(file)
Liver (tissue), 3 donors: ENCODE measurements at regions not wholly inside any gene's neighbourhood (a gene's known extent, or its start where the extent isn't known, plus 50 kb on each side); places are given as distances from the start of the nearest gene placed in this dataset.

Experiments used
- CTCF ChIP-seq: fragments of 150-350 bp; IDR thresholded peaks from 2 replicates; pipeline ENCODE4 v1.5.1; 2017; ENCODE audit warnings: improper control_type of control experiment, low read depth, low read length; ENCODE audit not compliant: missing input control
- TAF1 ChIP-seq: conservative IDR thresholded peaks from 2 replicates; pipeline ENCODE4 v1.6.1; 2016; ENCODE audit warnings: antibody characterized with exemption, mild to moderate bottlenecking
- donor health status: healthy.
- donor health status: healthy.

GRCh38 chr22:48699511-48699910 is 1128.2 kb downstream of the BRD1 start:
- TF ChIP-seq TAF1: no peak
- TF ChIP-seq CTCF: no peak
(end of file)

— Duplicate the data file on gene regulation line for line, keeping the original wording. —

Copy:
Liver (tissue), 3 donors: ENCODE measurements at regions not wholly inside any gene's neighbourhood (a gene's known extent, or its start where the extent isn't known, plus 50 kb on each side); places are given as distances from the start of the nearest gene placed in this dataset.

Experiments used
- CTCF ChIP-seq: fragments of 150-350 bp; IDR thresholded peaks from 2 replicates; pipeline ENCODE4 v1.5.1; 2017; ENCODE audit warnings: improper control_type of control experiment, low read depth, low read length; ENCODE audit not compliant: missing input control
- TAF1 ChIP-seq: conservative IDR thresholded peaks from 2 replicates; pipeline ENCODE4 v1.6.1; 2016; ENCODE audit warnings: antibody characterized with exemption, mild to moderate bottlenecking
- donor health status: healthy.
- donor health status: healthy.

GRCh38 chr22:48699511-48699910 is 1128.2 kb downstream of the BRD1 start:
- TF ChIP-seq TAF1: no peak
- TF ChIP-seq CTCF: no peak